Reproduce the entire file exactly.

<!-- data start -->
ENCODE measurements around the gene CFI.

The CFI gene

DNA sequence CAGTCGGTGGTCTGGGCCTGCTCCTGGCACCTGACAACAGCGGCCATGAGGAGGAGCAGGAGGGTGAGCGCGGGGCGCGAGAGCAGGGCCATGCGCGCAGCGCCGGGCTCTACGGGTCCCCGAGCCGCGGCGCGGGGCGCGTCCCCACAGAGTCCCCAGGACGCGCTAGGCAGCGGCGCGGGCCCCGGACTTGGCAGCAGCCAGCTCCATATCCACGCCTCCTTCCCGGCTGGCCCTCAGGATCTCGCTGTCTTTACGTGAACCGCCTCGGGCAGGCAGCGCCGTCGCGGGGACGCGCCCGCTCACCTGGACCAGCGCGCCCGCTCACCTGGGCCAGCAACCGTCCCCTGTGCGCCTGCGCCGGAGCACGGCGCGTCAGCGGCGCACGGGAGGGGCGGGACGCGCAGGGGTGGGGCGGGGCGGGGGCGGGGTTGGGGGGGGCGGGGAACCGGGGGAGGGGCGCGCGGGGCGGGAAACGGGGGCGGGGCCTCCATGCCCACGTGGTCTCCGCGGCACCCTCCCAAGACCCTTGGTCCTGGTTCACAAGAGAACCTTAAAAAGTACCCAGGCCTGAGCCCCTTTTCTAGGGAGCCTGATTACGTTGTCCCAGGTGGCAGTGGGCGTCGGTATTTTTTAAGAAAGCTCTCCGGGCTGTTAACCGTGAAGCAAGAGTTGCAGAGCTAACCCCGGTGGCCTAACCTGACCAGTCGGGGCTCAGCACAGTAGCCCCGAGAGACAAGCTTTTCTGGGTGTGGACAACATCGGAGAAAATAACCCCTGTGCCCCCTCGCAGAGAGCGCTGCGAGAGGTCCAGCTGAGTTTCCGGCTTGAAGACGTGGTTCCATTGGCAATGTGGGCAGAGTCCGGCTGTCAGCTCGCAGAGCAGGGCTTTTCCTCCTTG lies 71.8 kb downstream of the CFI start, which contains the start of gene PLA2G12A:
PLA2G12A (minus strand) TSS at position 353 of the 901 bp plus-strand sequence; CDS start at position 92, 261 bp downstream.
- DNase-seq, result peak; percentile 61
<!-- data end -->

ENCODE measurements around the gene CFI.

The CFI gene

DNA sequence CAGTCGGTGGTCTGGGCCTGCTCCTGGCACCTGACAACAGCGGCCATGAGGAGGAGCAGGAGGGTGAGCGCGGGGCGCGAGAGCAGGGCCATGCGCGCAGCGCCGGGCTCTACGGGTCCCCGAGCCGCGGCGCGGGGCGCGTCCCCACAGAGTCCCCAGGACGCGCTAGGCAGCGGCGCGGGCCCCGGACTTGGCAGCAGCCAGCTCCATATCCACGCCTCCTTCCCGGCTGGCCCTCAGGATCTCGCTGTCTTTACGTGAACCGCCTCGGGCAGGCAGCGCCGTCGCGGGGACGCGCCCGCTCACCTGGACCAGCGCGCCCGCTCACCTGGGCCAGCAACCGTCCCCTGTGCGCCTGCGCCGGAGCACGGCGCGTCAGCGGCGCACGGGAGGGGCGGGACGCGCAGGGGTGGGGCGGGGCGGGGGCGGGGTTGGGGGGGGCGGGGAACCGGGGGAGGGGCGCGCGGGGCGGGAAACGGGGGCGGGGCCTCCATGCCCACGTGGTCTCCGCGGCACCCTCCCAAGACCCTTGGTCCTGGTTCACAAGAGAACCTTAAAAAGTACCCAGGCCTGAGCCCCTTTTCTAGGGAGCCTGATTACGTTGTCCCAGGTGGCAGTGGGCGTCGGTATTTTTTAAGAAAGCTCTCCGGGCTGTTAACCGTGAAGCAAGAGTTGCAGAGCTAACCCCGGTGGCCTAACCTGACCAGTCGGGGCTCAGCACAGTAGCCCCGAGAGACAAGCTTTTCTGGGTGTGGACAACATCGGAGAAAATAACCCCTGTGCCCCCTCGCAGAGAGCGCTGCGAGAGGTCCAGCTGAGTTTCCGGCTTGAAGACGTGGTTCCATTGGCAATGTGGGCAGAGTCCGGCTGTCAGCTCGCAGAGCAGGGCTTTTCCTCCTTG lies 71.8 kb downstream of the CFI start, which contains the start of gene PLA2G12A:
PLA2G12A (minus strand) TSS at position 353 of the 901 bp plus-strand sequence; CDS start at position 92, 261 bp downstream.
- DNase-seq, result peak; percentile 61